Motherhood might be described as inspiring or exhausting, simultaneously soul-crushing and purpose-giving. Los Angeles-based comedic duo Jen Smedley and Kristin Hensley tackle the subject with humor and heart, bringing #IMOMSOHARD on the road again for their fourth stand up comedy tour.
Smedley and Hensley take the stage at the Charleston Gaillard Center 7 p.m. June 17 with “Ladies Night Out,” a stand-up comedy show which they described as an “R-rated version” of the comedy they post online.
#IMOMSOHARD began as a YouTube video series started in 2016 by real-life best friends and has since evolved into a podcast. Videos like “I Spanx So Hard,” “I Appreciate Teachers So Hard” and “I Swimsuit Season So Hard” each have more than one million views. Smedley and Hensley say they started the video series one night over a glass of wine and many tears of frustration.
“When you have kids and you’re in LA and you’re in comedy, it really does cause everything to rotate towards your kids. Your career has to take a back seat,” Hensley said. “Because simply [things like] doing 11 p.m. shows, you just can’t anymore as a mom.”
Smedley and Hensley decided to take matters into their own hands. They wanted to continue their longtime comedy careers while caring for their families. They were both feeling creatively stuck after having kids, so when the two moms sat down to commiserate over wine one night, the idea for the series was born.
“We started laughing and crying about how terrible motherhood actually is. And that nobody was saying that there are these [parts of motherhood] that make you feel bad all the time,” Hensley said. “You have to rely so heavily on your friendships to get you out of the fog, to remind you of who you were before, or to laugh about shit that does not matter. And we gave that to each other.”
That night, they decided they’d shoot a video the very next day.
“In this moment when we were at our lowest, Jen [Smedley] was like, ‘Dude, if we made a video about this, maybe other moms would feel better about the job they’re doing if they saw the shitty job we’re doing.’”
Smedley and Hensley decided to speak openly on camera about their fears and failures each week. While shooting the first video for the series, Smedley forgot her newborn daughter’s name. That first video was an instant hit, which they took as confirmation that moms and women everywhere needed to laugh and be heard.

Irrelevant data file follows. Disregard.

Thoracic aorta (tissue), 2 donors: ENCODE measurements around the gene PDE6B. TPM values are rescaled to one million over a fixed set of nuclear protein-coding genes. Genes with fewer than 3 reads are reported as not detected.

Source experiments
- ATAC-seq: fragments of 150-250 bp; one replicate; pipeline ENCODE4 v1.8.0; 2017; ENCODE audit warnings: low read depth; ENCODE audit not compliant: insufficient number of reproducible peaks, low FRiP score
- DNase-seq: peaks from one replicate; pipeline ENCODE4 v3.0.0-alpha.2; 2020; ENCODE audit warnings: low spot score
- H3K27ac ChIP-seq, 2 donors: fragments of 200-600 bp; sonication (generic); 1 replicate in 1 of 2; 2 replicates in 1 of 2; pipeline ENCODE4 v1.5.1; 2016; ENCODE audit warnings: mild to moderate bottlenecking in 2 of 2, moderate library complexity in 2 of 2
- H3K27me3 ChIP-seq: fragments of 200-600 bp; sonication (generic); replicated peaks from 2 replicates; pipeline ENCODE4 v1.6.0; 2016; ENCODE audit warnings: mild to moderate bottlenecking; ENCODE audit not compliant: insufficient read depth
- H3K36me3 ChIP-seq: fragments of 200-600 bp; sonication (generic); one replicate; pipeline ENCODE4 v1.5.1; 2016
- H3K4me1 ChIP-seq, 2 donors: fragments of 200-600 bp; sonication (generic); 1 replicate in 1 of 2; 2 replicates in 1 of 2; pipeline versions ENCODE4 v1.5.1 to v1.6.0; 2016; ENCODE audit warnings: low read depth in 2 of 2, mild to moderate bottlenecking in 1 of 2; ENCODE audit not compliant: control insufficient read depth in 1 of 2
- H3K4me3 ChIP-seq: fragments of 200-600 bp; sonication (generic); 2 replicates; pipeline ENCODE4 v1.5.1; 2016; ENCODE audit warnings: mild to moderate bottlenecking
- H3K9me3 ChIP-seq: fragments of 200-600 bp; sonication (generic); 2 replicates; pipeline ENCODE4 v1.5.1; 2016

Five years of weekly videos later, they’ve sold out three national tours and even taped a stand-up comedy special for Amazon Prime Video.
The “Ladies Night Out” tour
This latest comedy tour is a show about “how every woman is dealing with all of her kid stuff in addition to all of her own stuff,” Smedley said.
“So you might be dealing with changes to your body, aging, not feeling as hot as you used to, mental health stuff. But you still have to make the perfect chicken nugget for your kids.”
The duo jokes during “Ladies Night Out” about sex after kids, dealing with kids as they go through puberty and how their kids critique their parenting.
“But it’s not a TED Talk,” Hensley said. “One of our goals is to make our audience feel very seen. Hopefully, at the end of the night, you want to go dancing. You’re not learning how to put on a baby Bjorn. We’re not sad. We’re not complaining. It’s really just like kicking down the door, being where you are and knowing that everybody is going through the same thing, no matter how specific or how terrible. Probably the woman sitting next to you that you don’t know is going through 100% the same thing.”
The duo said when they first started, they had no idea how many people their content would reach. When they set out to create the first stand-up tour in 2017, they were nervous that they wouldn’t be able to fill a 300-seat theater. They ended up selling out venues with more than 4,000 seats on the first tour.
“It’s on the internet, and so it doesn’t always feel like behind those clicks and likes really are a person,” Smedley said. “But then, they are, because when we go to the live shows and meet those people, they’re like, ‘Thank you for doing this random video five years ago. It really helped me at the time’ or something like that.”
The secret sauce, Smedley said, was to just “keep going with it.”
“It’s shocking that it’s so simple, but if it makes us laugh, it makes other moms laugh, right?” she said. “Everybody’s going through it. The more specific, the more universal it is somehow.” Love Best of Charleston? Help the Charleston City Paper keep Best of Charleston going every year with a donation. Or sign up to become a member of the Charleston City Paper club.
Tickets cost $40 and are available at gaillardcenter.org.
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